Climate change and variability are both a developmental and an environmental issue. Adaptation to climate change and variability has gained a prominent place on global and local policy agendas, evolving from mainly climate risks impacts and vulnerability assessments to mainly adaptation action, imposing new defies to higher education (HE). The purpose of this paper is to introduce the Climate Vulnerability, Impact, and Adaptation (VIA) Network (CliVIA-Net), a South American university-based coalition aimed at achieving a science for/of adaptation.
CliVIA-Net is a collaborative effort by academic groups from across the spectrum of the natural, social and health sciences focused on improving climate VIA on education, research and practice. In consonance with international literature and practices, the network shifted from a discipline-oriented approach to an interdisciplinary and Earth System Science (ESS)-oriented one. It seeks to advance fundamental understanding and participatory practice-oriented research and to develop a problem orientation question/solving answering methodology. A set of cases studies illustrates how CliVIA-Net faces adaptation and sustainability challenges in the twenty-first century.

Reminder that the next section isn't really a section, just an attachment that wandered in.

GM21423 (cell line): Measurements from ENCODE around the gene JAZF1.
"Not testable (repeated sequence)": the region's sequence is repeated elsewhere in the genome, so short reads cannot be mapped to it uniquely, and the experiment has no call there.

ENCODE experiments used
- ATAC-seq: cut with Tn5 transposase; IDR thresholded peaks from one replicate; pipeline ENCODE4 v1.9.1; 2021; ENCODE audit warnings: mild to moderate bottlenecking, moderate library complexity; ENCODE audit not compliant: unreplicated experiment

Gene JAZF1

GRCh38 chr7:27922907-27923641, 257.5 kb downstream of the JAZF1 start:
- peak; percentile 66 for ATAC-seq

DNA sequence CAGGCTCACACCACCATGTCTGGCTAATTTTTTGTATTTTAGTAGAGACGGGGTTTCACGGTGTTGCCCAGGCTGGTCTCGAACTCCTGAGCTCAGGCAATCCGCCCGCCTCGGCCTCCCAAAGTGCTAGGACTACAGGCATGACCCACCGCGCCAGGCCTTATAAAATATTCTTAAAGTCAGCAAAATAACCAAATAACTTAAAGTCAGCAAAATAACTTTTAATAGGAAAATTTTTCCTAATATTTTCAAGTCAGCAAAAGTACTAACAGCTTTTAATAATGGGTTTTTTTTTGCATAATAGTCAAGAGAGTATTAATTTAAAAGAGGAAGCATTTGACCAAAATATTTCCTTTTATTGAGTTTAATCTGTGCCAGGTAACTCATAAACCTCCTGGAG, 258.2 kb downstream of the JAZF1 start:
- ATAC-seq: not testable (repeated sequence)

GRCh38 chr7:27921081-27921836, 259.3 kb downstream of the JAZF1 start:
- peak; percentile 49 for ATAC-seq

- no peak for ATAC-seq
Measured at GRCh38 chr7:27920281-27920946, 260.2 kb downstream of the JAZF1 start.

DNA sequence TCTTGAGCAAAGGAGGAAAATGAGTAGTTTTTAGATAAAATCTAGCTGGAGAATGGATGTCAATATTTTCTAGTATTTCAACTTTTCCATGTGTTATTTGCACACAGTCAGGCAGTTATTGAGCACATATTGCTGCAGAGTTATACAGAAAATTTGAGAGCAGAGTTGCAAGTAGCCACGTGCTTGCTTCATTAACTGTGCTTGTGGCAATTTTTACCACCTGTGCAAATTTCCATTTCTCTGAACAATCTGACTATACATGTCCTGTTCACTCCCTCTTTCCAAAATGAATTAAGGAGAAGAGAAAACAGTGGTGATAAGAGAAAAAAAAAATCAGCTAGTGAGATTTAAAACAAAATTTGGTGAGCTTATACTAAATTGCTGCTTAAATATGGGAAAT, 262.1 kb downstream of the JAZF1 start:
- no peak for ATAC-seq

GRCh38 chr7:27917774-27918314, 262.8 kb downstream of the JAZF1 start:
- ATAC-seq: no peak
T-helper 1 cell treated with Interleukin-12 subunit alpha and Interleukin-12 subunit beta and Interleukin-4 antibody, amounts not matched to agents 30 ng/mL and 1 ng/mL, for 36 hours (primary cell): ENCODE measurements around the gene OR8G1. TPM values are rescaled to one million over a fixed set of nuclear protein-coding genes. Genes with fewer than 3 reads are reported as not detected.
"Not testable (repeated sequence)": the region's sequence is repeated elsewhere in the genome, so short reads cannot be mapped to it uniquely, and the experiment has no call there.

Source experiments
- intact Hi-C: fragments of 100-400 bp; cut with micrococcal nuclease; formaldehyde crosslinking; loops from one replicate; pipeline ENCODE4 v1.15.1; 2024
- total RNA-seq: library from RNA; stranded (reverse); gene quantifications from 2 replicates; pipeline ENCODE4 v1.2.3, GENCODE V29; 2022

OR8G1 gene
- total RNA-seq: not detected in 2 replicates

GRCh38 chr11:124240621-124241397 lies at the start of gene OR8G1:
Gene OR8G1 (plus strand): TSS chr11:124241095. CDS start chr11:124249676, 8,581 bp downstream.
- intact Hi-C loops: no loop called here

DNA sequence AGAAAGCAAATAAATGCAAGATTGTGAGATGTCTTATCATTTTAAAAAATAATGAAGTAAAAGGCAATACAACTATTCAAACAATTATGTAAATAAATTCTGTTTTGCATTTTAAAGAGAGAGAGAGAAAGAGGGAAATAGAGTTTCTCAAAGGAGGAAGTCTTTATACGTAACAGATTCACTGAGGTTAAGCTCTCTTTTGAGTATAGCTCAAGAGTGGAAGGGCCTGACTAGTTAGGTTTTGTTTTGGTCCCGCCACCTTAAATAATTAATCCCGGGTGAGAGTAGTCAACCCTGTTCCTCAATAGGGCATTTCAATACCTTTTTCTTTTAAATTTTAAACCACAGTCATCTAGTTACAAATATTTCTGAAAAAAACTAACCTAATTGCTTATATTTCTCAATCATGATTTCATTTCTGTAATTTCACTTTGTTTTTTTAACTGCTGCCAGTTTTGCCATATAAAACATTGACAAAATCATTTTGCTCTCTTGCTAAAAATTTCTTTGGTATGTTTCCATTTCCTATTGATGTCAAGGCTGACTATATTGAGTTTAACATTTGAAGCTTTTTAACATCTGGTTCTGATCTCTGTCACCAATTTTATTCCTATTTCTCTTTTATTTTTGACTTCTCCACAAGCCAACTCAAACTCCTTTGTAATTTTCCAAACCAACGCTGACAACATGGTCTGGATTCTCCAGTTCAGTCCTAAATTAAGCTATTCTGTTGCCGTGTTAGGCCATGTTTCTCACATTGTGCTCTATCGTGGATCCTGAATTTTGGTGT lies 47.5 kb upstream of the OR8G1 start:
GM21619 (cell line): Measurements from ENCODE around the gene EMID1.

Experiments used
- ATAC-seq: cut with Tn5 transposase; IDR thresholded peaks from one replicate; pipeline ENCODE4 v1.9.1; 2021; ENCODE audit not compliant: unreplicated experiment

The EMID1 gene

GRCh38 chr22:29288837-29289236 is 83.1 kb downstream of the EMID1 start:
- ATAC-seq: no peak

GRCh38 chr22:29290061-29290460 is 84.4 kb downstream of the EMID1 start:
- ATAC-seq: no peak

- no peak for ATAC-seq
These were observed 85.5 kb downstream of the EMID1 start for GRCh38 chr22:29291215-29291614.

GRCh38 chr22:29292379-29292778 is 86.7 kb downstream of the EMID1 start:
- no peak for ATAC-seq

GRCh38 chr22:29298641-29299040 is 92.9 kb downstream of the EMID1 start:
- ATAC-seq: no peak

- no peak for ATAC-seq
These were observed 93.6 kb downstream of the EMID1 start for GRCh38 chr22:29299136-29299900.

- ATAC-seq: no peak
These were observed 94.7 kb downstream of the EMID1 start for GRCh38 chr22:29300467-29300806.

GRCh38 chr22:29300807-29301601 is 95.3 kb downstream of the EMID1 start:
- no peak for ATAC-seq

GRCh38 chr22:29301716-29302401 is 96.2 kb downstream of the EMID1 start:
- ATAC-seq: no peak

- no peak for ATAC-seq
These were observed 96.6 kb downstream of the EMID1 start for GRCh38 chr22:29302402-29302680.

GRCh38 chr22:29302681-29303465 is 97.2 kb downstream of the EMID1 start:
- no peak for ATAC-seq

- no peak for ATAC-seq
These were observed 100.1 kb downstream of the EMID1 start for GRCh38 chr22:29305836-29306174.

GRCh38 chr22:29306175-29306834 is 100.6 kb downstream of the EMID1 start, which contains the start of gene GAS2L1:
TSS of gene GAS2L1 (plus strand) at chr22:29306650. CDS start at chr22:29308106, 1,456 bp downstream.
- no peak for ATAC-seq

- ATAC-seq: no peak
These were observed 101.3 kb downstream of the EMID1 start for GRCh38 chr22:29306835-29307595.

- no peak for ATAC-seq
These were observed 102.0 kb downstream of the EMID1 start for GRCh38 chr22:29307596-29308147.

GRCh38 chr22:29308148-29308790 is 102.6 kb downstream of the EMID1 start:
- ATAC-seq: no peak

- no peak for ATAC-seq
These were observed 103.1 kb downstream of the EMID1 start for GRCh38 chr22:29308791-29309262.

Focusing on interdisciplinary graduate education, practice-oriented research and problem orientation practice on climate threats which are already threatening the environment, population’s well-being and sustainability, allows for the co-production of knowledge and solutions, as well stakeholders’ buy-in and commitment.
CliVIA-Net draws upon the results of evolving interdisciplinary approaches on global change and VIA education, the research partnership with stakeholders and decision-makers to develop environmental and health outcomes, e.g. vulnerability indicators and scenario planning.
Nagy, G.J., Cabrera, C., Coronel, G., Aparicio-Effen, M., Arana, I., Lairet, R. and Villamizar, A. (2017), "Addressing climate adaptation in education, research and practice: the CLiVIA-network", International Journal of Climate Change Strategies and Management, Vol. 9 No. 4, pp. 469-487. https://doi.org/10.1108/IJCCSM-04-2016-0056
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